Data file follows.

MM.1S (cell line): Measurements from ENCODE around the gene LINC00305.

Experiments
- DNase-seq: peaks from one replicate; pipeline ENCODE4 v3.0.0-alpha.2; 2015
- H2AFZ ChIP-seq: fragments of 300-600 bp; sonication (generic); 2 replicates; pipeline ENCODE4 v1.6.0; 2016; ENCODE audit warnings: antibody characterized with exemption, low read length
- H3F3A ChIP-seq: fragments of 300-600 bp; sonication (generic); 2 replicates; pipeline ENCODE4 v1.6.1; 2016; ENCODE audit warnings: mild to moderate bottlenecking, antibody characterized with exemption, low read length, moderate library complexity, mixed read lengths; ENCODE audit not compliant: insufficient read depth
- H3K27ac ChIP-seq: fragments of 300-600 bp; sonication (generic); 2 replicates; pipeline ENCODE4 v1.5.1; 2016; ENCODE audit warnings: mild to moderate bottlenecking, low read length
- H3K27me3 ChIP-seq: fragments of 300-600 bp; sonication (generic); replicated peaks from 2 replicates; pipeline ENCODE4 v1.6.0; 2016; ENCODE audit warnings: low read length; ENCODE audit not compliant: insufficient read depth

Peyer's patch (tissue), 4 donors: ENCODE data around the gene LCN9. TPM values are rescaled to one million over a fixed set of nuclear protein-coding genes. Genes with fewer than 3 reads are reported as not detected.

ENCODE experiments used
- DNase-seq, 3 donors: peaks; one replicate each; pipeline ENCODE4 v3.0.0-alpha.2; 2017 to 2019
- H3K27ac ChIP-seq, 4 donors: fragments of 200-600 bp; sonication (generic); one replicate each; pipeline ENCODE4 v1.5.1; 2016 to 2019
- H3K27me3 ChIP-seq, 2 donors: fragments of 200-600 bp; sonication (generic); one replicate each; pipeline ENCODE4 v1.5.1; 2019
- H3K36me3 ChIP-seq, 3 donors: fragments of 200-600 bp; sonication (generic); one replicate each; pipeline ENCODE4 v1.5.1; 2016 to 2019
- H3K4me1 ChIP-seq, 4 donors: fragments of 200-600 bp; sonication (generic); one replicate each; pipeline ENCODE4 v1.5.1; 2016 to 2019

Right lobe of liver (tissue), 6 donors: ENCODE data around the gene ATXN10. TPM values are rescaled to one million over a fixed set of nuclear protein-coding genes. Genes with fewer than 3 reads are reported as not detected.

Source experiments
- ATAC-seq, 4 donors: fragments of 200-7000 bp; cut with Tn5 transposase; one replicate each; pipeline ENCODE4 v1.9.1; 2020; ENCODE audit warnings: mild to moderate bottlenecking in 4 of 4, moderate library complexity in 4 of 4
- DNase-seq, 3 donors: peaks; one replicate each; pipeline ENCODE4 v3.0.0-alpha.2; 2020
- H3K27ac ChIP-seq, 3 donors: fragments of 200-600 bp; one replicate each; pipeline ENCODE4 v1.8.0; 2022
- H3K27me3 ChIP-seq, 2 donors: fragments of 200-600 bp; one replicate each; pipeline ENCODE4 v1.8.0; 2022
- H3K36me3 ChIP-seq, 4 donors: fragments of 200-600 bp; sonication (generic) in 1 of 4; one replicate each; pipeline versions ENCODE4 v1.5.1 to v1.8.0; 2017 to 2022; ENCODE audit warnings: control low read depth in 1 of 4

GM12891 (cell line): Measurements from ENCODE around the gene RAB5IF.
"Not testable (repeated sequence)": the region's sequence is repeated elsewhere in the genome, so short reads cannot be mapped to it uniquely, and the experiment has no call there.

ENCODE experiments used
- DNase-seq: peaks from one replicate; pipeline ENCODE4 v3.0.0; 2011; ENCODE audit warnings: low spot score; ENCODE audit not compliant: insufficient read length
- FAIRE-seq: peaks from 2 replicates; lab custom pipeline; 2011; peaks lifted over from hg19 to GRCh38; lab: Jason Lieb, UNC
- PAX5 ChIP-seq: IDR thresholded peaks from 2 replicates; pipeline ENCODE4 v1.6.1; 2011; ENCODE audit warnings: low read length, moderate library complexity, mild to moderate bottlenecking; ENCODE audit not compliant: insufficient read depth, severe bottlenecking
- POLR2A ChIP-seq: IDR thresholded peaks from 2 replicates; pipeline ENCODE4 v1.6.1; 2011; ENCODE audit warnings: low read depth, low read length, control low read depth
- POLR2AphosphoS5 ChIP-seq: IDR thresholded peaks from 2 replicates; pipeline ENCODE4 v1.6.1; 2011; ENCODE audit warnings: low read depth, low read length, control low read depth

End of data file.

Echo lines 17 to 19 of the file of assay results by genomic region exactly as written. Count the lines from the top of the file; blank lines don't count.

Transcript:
- ATAC-seq, 4 donors: fragments of 200-7000 bp; cut with Tn5 transposase; one replicate each; pipeline ENCODE4 v1.9.1; 2020; ENCODE audit warnings: mild to moderate bottlenecking in 4 of 4, moderate library complexity in 4 of 4
- DNase-seq, 3 donors: peaks; one replicate each; pipeline ENCODE4 v3.0.0-alpha.2; 2020
- H3K27ac ChIP-seq, 3 donors: fragments of 200-600 bp; one replicate each; pipeline ENCODE4 v1.8.0; 2022